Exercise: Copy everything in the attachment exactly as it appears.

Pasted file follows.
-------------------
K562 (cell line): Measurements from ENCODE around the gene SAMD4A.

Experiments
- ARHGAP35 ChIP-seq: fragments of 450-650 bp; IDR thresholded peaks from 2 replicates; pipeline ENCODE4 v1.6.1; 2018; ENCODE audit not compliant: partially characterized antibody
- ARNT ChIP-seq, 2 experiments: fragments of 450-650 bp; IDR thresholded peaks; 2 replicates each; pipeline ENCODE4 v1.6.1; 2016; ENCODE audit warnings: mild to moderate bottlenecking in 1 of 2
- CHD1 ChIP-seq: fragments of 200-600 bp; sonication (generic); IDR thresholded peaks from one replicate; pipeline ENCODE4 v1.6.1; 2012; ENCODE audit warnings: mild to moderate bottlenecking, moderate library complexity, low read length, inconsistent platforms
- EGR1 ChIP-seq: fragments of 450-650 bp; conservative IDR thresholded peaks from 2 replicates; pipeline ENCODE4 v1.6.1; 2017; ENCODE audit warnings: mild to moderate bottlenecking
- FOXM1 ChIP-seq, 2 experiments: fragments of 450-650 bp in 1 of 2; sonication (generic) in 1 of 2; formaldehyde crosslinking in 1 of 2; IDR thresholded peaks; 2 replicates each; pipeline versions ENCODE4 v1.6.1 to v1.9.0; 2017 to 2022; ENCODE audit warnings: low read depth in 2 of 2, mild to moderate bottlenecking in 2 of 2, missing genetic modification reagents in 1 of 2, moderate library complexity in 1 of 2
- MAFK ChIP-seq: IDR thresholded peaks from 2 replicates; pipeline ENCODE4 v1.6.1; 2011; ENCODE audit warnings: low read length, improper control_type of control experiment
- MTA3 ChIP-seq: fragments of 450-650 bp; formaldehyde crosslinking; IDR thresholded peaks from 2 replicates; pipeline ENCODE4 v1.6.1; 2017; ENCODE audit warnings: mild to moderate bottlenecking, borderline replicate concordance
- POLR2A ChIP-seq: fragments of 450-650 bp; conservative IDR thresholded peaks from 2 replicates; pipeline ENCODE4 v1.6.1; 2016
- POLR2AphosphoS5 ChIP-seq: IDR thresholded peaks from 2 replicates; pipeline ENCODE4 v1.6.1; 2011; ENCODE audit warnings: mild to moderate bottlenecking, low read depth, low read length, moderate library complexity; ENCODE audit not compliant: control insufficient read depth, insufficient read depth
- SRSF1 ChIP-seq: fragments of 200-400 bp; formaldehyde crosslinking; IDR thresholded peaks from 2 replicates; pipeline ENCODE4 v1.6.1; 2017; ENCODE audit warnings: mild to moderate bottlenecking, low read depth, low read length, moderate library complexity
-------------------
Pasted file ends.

K562 (cell line): Measurements from ENCODE around the gene SAMD4A.

Experiments
- ARHGAP35 ChIP-seq: fragments of 450-650 bp; IDR thresholded peaks from 2 replicates; pipeline ENCODE4 v1.6.1; 2018; ENCODE audit not compliant: partially characterized antibody
- ARNT ChIP-seq, 2 experiments: fragments of 450-650 bp; IDR thresholded peaks; 2 replicates each; pipeline ENCODE4 v1.6.1; 2016; ENCODE audit warnings: mild to moderate bottlenecking in 1 of 2
- CHD1 ChIP-seq: fragments of 200-600 bp; sonication (generic); IDR thresholded peaks from one replicate; pipeline ENCODE4 v1.6.1; 2012; ENCODE audit warnings: mild to moderate bottlenecking, moderate library complexity, low read length, inconsistent platforms
- EGR1 ChIP-seq: fragments of 450-650 bp; conservative IDR thresholded peaks from 2 replicates; pipeline ENCODE4 v1.6.1; 2017; ENCODE audit warnings: mild to moderate bottlenecking
- FOXM1 ChIP-seq, 2 experiments: fragments of 450-650 bp in 1 of 2; sonication (generic) in 1 of 2; formaldehyde crosslinking in 1 of 2; IDR thresholded peaks; 2 replicates each; pipeline versions ENCODE4 v1.6.1 to v1.9.0; 2017 to 2022; ENCODE audit warnings: low read depth in 2 of 2, mild to moderate bottlenecking in 2 of 2, missing genetic modification reagents in 1 of 2, moderate library complexity in 1 of 2
- MAFK ChIP-seq: IDR thresholded peaks from 2 replicates; pipeline ENCODE4 v1.6.1; 2011; ENCODE audit warnings: low read length, improper control_type of control experiment
- MTA3 ChIP-seq: fragments of 450-650 bp; formaldehyde crosslinking; IDR thresholded peaks from 2 replicates; pipeline ENCODE4 v1.6.1; 2017; ENCODE audit warnings: mild to moderate bottlenecking, borderline replicate concordance
- POLR2A ChIP-seq: fragments of 450-650 bp; conservative IDR thresholded peaks from 2 replicates; pipeline ENCODE4 v1.6.1; 2016
- POLR2AphosphoS5 ChIP-seq: IDR thresholded peaks from 2 replicates; pipeline ENCODE4 v1.6.1; 2011; ENCODE audit warnings: mild to moderate bottlenecking, low read depth, low read length, moderate library complexity; ENCODE audit not compliant: control insufficient read depth, insufficient read depth
- SRSF1 ChIP-seq: fragments of 200-400 bp; formaldehyde crosslinking; IDR thresholded peaks from 2 replicates; pipeline ENCODE4 v1.6.1; 2017; ENCODE audit warnings: mild to moderate bottlenecking, low read depth, low read length, moderate library complexity